Latest information from hell: 7,500 Spaniards died in Nazi camps | Culture | EUROtoday

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“In the event of death, who do you want to be contacted?” This considerably well mannered query posed by a Nazi focus camp officer is macabre. This is what these deported to Mauthausen had been informed after a reception that consisted of getting to undress, be shaved and provides private data. “Many unhappy people collapse from the cold.” […]. From there they’re taken to the crematorium, they’re now ineffective beings.” It is the testimony of a Spaniard on his first day within the hell created by the Nazis throughout World War II. “From today you stop calling yourself García, your new name is this number that you must always know,” they ordered him. From there they went to choose up the acquainted white and blue striped pajamas and go to the bunkhouse to attempt to relaxation on a small wood mattress that three folks shared. This is how it’s informed within the e book Deported and forgotten. The Spaniards within the Nazi focus camps (The Sphere of Books), by historians Diego Martínez López and Gutmaro Gómez Bravo.

This work affords as its primary novelty an up to date and expanded checklist of the Spanish victims, the Spaniards, as a result of its presence has been traced in numerous fields, the authors emphasize. “We have recorded that about 7,500 died, when a long time ago there was talk of 4,500,” says by telephone Gómez Bravo, professor of Contemporary History on the Complutense University of Madrid and creator of quite a few books on Franco's regime.

As for these deported, they estimate that there have been “about 15,000, when the previous figure was 12,000.” This implies that simply over half of those that ended up within the camps died. An investigation that has been potential because of the documentation consulted from the archives of the Allies, particularly these of the United States (“although they have not declassified everything”); of the Nazi camps (“German sources have been very useful to us”) and the roles of the inmates themselves.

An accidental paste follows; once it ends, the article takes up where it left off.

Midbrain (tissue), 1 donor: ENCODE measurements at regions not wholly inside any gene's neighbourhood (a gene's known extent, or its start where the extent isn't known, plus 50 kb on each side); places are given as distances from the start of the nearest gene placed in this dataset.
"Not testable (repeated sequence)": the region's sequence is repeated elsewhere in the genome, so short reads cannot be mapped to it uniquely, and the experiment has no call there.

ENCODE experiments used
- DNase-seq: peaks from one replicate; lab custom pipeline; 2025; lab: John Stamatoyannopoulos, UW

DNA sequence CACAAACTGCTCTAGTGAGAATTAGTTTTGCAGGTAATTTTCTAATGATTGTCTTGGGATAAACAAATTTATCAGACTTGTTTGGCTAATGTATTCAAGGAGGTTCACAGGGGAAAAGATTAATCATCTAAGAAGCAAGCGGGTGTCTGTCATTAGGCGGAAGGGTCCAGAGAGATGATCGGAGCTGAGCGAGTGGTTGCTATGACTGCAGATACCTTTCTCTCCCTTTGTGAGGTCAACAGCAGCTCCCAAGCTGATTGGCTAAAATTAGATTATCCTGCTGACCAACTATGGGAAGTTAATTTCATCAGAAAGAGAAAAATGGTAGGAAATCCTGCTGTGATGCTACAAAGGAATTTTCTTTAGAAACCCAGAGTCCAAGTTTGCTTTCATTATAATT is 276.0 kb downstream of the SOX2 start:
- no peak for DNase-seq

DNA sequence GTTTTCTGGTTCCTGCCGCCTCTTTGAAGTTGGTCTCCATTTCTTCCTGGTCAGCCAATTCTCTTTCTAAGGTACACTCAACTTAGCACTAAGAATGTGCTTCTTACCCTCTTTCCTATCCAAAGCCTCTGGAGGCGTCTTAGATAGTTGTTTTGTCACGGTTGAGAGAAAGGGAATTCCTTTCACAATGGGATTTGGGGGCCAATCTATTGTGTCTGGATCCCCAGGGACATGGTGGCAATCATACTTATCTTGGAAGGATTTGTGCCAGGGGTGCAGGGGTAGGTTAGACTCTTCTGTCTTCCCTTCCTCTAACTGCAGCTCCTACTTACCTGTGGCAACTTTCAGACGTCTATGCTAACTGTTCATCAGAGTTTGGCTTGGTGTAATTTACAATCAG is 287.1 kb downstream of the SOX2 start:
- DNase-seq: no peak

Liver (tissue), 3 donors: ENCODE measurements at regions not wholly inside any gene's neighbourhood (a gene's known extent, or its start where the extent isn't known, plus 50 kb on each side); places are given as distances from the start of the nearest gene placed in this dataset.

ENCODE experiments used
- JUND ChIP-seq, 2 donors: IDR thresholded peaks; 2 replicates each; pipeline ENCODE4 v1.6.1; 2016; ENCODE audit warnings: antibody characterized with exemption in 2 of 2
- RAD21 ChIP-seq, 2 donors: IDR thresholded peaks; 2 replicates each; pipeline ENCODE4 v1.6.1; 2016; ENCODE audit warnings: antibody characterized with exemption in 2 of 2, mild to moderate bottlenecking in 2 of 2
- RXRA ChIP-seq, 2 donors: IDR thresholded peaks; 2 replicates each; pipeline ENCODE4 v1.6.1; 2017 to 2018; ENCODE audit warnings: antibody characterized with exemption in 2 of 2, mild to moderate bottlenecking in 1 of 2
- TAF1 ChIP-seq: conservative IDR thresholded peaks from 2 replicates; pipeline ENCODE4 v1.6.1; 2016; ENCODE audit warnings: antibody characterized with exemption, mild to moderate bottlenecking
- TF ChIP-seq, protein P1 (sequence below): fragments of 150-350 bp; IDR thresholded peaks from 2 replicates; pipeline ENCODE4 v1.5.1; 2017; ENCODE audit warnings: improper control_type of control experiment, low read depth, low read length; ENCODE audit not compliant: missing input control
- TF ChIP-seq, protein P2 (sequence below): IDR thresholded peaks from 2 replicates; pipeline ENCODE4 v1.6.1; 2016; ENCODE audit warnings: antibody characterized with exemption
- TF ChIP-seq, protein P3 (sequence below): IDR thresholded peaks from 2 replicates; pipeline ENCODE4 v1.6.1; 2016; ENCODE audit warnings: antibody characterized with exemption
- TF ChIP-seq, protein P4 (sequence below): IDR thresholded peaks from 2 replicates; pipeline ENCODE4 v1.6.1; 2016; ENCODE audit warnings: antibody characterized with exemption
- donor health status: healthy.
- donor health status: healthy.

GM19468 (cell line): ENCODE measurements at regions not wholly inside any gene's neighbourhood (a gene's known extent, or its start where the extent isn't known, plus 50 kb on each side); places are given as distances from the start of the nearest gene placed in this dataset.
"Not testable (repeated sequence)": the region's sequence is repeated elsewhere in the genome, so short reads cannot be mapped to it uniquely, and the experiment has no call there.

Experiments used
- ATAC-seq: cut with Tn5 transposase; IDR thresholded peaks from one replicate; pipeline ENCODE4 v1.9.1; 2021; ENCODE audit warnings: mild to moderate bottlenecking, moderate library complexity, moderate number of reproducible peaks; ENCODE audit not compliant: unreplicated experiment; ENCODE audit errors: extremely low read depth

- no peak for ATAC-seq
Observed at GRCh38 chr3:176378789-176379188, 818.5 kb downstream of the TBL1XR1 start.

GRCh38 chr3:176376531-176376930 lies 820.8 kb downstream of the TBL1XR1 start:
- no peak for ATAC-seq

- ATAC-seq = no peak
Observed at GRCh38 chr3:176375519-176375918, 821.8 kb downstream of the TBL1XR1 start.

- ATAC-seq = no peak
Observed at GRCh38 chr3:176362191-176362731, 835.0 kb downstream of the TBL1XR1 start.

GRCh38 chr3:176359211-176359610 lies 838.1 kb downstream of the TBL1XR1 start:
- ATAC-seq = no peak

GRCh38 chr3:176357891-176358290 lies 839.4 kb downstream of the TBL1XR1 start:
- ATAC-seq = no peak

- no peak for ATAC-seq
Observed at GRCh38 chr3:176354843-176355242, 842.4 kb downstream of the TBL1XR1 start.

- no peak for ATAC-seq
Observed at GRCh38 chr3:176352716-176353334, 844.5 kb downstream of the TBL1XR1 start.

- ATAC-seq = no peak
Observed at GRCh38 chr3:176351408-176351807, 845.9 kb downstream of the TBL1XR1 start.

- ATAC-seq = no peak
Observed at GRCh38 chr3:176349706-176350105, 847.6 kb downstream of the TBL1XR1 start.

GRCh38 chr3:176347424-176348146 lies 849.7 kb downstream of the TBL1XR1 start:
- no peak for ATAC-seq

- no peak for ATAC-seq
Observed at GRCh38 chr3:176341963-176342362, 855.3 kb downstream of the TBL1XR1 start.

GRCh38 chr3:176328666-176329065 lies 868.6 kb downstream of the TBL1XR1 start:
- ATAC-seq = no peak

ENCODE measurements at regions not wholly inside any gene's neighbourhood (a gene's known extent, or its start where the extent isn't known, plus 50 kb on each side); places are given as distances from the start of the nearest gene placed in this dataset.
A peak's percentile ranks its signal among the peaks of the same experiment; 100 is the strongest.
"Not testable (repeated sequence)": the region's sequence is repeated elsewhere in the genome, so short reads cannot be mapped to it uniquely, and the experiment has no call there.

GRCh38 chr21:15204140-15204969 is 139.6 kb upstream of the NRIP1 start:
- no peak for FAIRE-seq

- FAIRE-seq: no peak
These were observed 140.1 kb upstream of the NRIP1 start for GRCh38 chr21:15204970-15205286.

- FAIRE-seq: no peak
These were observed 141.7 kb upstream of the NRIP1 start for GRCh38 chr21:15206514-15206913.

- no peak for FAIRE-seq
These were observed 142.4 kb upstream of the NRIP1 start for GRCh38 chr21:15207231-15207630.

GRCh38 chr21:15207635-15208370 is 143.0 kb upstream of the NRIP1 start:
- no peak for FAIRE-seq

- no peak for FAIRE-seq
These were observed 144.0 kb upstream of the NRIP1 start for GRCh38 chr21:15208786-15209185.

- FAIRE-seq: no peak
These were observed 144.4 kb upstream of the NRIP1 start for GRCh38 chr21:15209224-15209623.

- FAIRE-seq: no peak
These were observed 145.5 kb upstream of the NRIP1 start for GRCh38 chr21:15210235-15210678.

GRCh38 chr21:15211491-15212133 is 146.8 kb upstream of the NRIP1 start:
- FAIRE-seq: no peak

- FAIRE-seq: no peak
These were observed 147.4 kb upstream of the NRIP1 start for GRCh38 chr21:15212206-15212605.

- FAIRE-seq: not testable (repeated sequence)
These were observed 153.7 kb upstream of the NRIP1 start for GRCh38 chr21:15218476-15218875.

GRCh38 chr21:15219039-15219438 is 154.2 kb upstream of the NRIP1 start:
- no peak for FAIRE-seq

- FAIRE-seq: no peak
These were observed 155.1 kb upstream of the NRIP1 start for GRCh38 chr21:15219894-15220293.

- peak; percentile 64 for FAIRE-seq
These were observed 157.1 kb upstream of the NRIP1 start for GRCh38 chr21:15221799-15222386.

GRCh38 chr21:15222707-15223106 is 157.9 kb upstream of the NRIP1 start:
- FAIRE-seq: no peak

Of the whole variety of deportees, 7,251 had been deported to Mauthausen, “the most terrible camp, known as 'the Spanish camp' by the Germans themselves,” the place prisoners started to reach in August 1940. “The Spaniards were used to build the ovens. crematoriums. Mauthausen once had 50 subcamps and its average mortality rate was 10 points higher than that of other enclosures.” A distinction that lay within the horrible situations as a result of chilly, poor meals and ailments.

“It was a category III camp by the Nazis, which meant that the prisoners sent there were to be exploited to death.” Researchers have counted in Mauthausen “4,747 Spanish deaths, 60% in the Gusen subcamp quarry,” and in simply 9 months. That quarry is unfortunately identified for the testimonies and images of its lethal and irregular staircase of 186 steps, up which the prisoners needed to climb rocks weighing greater than 20 kilos. “The guards did not hesitate to resort to beatings or murder in case of missteps,” the e book reads.

Prisoners carrying rocks in the Mauthausen quarry, in 1942, in an image provided by the authors of the book.
Prisoners carrying rocks within the Mauthausen quarry, in 1942, in a picture supplied by the authors of the e book.Mauthausen Memorial Archives in Austria

There had been additionally Spaniards within the camps of Sachsenhausen, Ravensbrück (which was for girls), Buchenwald, Dachau, which had at its entrance the well-known motto “Work units you free” (Work makes us free)… or in Hartheim Castle, scene of sinister medical experiments. “We have counted 445 Spaniards used as guinea pigs, mainly to test vaccines, who died between September 1941 and February 1942,” says Martínez López, doctor in Contemporary History from the Complutense University of Madrid.